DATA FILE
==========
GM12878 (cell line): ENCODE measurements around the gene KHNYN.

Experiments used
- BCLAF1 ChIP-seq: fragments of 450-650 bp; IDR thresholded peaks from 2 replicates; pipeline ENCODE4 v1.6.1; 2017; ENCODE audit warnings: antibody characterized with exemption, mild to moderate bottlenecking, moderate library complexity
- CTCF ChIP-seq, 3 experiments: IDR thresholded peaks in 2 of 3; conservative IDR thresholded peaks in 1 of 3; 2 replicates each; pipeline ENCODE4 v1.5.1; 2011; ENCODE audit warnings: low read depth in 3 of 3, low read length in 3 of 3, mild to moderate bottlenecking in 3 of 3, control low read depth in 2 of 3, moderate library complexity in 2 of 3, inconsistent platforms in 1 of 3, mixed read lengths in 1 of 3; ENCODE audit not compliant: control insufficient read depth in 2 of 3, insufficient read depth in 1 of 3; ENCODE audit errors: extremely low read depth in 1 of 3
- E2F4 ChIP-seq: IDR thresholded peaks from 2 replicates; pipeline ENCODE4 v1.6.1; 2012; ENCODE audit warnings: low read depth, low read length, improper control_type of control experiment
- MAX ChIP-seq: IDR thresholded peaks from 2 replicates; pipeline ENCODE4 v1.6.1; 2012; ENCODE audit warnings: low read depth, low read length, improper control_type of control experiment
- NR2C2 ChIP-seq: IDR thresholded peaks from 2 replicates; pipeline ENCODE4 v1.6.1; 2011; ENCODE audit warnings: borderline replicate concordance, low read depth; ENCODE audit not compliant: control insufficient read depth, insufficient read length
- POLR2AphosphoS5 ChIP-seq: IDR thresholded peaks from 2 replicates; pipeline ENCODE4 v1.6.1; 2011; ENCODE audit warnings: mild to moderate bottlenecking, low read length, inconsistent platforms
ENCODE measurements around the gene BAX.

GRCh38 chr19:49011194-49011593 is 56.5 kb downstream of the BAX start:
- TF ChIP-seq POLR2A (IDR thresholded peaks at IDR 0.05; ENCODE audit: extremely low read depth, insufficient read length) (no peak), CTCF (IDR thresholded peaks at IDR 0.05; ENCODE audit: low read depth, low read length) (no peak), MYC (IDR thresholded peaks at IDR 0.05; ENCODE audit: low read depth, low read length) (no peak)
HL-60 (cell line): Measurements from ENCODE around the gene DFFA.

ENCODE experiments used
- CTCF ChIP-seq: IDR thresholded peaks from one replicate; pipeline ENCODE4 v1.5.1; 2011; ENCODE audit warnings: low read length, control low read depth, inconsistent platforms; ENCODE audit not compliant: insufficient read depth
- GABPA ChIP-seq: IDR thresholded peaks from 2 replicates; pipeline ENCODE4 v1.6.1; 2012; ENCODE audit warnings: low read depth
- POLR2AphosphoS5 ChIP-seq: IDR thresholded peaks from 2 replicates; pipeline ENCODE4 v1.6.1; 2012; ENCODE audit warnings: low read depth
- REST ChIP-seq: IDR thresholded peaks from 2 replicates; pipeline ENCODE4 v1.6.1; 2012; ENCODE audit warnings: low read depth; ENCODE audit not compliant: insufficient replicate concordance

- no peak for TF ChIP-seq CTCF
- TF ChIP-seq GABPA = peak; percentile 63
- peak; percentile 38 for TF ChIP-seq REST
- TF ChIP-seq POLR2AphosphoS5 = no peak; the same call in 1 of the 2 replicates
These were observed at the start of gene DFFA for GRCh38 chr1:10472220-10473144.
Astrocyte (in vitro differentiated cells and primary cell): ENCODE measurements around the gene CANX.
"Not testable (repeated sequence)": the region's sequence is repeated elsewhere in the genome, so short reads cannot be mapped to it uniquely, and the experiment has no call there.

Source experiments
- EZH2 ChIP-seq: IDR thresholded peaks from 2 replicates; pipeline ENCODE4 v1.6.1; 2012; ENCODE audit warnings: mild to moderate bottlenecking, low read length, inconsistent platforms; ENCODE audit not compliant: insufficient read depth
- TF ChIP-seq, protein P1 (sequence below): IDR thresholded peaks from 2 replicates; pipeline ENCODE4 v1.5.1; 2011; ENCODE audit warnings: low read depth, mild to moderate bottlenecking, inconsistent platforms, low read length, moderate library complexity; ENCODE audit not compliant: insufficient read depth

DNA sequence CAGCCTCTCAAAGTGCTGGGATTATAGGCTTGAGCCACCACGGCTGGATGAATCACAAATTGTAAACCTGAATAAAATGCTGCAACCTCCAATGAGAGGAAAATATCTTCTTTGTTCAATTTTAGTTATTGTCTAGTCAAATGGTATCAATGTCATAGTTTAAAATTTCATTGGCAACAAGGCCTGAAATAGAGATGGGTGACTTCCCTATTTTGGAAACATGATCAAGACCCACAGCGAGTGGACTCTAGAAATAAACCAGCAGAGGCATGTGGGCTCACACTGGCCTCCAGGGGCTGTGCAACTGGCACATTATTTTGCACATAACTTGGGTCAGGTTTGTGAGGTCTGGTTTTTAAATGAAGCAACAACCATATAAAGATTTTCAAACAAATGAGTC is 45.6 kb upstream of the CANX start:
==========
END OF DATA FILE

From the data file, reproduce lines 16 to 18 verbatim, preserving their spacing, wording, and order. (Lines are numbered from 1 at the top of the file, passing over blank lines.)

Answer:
- POLR2AphosphoS5 ChIP-seq: IDR thresholded peaks from 2 replicates; pipeline ENCODE4 v1.6.1; 2012; ENCODE audit warnings: low read depth
- REST ChIP-seq: IDR thresholded peaks from 2 replicates; pipeline ENCODE4 v1.6.1; 2012; ENCODE audit warnings: low read depth; ENCODE audit not compliant: insufficient replicate concordance

- no peak for TF ChIP-seq CTCF